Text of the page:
November 19, 2018 | Toronto, ON

Love Africa Project continues to act against open defecation on World Toilet Day

Open defecation is the practice of defecating outdoors and Love Africa Project is continuing to act against this practice by raising funds to build toilets in Ghana, West Africa. The organization that was founded by Kwame Ben Eden, a Canadian Civil Engineer and Construction Manager, was born out of a jog along the beach, while on vacation in December 2014. Ben Eden witnessed open defecation first hand and vowed to do something about it.

Public washroom build in Lower Saltpond, Ghana
Front of public washroom being built in Lower Saltpond, Ghana.

World Toilet Day means a lot to Love Africa Project

In December 2017, three years later, Ben Eden and the newly founded Love Africa Project went back to start their first public washroom in the beachfront community of Lower Salt Pond in the Central Region, located in between Accra and Cape Coast.

“This is what I want to do for the rest of my life” Kwame Ben Eden, Love Africa Project Founder on building access to toilets.

Still under construction, the grassroots organization is looking for $6,000 CDN to complete the facility that will house 20 washroom stalls (ten male and ten female), along with sinks for hand washing. The communal washroom will be equipped with running water and waste will be diverted to Bio Fill Digesters, a Ghanaian invention that will naturally decompose waste.

Ghana is ranked 2nd in open defecation in Africa behind war-torn South Sudan. Ghana is known as a stable, safe country that has all the amenities of any “first world” nation. However, open defecation has proven to be a problem. According to the Resource Centre Network Ghana, the practice costs the country $79 million per year.

Backside of public washroom with water tank in Lower Saltpond, Ghana
Back of public washroom in Lower Saltpond, Ghana

What are all the costs?

Beyond monetary costs, the toll it takes on the health of Ghana’s citizens and its healthcare system is significant. About 16 million Ghanaians use unsanitary or shared toilets. Approximately 4.8 million people don’t have access to a toilet at all and resort to open defecation.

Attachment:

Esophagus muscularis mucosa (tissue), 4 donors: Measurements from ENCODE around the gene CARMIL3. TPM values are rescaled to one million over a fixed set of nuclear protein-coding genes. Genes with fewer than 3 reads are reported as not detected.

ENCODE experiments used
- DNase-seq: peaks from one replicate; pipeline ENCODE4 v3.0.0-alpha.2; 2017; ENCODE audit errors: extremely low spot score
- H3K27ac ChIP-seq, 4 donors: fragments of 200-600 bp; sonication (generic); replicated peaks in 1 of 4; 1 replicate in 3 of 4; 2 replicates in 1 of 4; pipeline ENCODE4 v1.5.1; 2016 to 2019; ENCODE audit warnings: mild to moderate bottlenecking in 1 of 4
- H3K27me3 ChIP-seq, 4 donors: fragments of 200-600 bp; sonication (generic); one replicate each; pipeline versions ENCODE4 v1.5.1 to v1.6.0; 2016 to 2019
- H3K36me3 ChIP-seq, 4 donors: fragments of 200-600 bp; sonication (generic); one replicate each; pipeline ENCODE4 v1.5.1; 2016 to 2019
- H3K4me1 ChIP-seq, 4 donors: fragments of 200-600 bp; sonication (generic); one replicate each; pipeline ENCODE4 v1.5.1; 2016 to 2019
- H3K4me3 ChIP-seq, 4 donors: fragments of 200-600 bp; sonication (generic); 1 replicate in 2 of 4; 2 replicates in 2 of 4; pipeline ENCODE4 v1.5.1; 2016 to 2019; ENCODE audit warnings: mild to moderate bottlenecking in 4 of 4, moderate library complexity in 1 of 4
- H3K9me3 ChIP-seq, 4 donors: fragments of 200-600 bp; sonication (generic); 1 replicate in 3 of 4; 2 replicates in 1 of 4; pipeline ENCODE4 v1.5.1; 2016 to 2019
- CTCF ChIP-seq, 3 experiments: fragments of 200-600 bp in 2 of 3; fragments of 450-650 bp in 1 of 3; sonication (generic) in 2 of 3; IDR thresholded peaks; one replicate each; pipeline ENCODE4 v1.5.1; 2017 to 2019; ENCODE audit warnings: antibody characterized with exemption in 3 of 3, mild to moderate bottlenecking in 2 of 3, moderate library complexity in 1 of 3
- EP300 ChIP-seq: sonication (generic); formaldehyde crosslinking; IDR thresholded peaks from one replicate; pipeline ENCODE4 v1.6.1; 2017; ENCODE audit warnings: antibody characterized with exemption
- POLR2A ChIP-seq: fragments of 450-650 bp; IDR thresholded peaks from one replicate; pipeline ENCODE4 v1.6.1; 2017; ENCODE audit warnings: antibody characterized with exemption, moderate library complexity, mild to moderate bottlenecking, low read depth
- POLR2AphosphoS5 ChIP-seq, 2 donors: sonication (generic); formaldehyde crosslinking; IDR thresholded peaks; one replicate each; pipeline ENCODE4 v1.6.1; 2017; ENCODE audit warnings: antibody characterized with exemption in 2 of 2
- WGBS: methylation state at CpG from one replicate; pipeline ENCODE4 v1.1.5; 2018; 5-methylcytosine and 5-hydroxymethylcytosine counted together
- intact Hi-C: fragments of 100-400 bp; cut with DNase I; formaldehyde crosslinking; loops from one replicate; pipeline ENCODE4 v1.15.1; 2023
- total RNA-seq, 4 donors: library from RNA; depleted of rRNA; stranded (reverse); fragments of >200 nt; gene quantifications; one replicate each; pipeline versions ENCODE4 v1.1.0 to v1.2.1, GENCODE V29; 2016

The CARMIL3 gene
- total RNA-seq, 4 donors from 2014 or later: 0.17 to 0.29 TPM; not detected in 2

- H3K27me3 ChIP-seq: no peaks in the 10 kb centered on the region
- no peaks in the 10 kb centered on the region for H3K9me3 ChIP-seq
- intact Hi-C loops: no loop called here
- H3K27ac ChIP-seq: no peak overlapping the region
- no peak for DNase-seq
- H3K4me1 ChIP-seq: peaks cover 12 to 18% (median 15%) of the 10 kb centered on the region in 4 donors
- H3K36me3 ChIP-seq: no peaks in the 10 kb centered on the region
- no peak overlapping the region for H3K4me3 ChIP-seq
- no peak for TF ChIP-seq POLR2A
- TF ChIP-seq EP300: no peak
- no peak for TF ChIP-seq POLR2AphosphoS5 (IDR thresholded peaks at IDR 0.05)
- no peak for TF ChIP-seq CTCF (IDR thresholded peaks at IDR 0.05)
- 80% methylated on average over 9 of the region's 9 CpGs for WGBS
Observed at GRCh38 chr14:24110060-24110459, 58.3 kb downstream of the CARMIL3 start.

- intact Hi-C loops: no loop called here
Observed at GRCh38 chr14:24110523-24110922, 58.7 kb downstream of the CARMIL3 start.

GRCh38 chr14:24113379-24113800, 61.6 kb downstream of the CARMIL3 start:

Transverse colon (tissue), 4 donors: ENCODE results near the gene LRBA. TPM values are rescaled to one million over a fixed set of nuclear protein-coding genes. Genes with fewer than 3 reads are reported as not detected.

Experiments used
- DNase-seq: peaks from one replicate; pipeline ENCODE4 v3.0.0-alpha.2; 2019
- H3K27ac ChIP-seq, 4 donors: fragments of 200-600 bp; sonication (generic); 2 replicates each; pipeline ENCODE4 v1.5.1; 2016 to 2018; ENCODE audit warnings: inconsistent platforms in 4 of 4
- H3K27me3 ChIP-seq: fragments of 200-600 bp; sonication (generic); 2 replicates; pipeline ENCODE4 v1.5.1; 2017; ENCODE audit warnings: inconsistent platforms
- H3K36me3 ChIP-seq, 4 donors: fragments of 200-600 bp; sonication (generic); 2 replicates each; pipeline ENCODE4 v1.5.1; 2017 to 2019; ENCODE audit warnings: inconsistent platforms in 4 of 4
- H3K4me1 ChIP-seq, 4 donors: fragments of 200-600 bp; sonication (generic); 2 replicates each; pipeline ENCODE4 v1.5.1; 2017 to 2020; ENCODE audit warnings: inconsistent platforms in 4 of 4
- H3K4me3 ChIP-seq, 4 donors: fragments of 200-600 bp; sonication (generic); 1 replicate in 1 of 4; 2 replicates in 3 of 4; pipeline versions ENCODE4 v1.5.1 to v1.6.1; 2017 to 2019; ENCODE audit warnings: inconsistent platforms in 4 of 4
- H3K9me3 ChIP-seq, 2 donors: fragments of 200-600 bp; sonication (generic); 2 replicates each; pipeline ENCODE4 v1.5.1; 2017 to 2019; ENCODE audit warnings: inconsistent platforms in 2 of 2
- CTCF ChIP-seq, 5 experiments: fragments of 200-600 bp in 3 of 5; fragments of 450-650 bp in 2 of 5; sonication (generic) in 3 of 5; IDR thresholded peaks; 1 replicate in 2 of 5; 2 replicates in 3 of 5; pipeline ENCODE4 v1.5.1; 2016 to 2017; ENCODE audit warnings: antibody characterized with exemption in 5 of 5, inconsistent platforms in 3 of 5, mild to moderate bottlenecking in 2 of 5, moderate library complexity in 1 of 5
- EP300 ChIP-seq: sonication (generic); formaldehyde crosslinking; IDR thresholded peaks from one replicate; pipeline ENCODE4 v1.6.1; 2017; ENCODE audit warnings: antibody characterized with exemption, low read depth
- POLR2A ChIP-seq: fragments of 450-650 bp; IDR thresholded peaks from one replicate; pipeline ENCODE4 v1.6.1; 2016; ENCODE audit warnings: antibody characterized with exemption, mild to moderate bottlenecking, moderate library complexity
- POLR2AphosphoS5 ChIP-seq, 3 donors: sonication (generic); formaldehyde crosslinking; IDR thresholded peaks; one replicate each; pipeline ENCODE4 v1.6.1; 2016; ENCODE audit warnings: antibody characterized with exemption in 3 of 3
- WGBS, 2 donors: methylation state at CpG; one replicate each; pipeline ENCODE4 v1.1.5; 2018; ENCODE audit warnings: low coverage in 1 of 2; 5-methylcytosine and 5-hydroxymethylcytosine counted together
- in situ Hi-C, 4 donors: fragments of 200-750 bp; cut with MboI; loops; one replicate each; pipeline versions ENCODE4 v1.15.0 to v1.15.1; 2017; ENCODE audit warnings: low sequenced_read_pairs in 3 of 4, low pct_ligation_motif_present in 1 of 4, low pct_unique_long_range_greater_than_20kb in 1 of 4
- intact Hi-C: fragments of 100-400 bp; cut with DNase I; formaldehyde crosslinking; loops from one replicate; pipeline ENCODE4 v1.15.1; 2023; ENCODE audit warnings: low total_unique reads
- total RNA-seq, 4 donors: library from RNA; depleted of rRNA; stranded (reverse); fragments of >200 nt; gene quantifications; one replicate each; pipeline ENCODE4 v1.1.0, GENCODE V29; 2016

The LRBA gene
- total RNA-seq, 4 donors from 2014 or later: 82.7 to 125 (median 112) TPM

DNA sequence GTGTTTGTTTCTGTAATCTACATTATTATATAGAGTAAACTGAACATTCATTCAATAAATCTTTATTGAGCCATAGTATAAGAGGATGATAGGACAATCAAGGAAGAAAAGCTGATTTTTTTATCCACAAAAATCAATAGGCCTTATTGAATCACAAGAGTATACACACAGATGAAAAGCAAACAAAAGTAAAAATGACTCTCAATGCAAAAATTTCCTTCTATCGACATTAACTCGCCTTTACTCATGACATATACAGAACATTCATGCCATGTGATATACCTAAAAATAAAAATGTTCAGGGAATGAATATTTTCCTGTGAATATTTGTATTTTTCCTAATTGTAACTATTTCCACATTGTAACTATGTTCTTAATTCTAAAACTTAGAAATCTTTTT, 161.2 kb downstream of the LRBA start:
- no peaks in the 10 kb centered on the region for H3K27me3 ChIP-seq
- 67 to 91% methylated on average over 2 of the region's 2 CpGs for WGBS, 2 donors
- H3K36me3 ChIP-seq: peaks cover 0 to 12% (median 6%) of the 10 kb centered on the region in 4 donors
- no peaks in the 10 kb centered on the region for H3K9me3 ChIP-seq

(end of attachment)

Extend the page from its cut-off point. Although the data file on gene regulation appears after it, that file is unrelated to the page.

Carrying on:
The result of this practice is illnesses like cholera, which results from human feces and urine contaminating waterways, common places where people defecate. In 2014 and 2015 30,000 cases of cholera were reported, along with 250 deaths.

Public washroom build to end open defecation in ghana
Washroom stalls being built in Lower Saltpond, Ghana

Not to mention a lack of access to toilets has resulted in premature deaths of children. About 63,000 children have died in Ghana since 2000 due to a lack of access to toilets.

On this World Toilet Day, the Love Africa Project is working hard to change this reality and do their part to reach the UN Millennium Development Goal of ending open defecation worldwide by 2030. It’s a lofty goal and one that’s being achieved mainly by grassroots fundraising efforts, but Love Africa Project’s founder calls ending open defecation and building access to toilets “what I want to do for the rest of my life.” When nature calls the Love Africa Project wants to answer the call with a toilet.

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About the Love Africa Project

The Love Africa Project is a not-for-profit corporation based in Toronto, Ontario, Canada with a mission to end open defecation by building access to toilets and building dignity in West Africa. Co-founded by two Canadians, the Love Africa Project aims to help improve health, wellness, sanitation and hygiene in communities that need and so richly deserve to have proper washroom facilities.

For more information please contact

Kwame Ben Eden
Love Africa Project
(647) 772-9945

Marshalette McTyson
Communications and Marketing
Love Africa Project
(647) 981-8604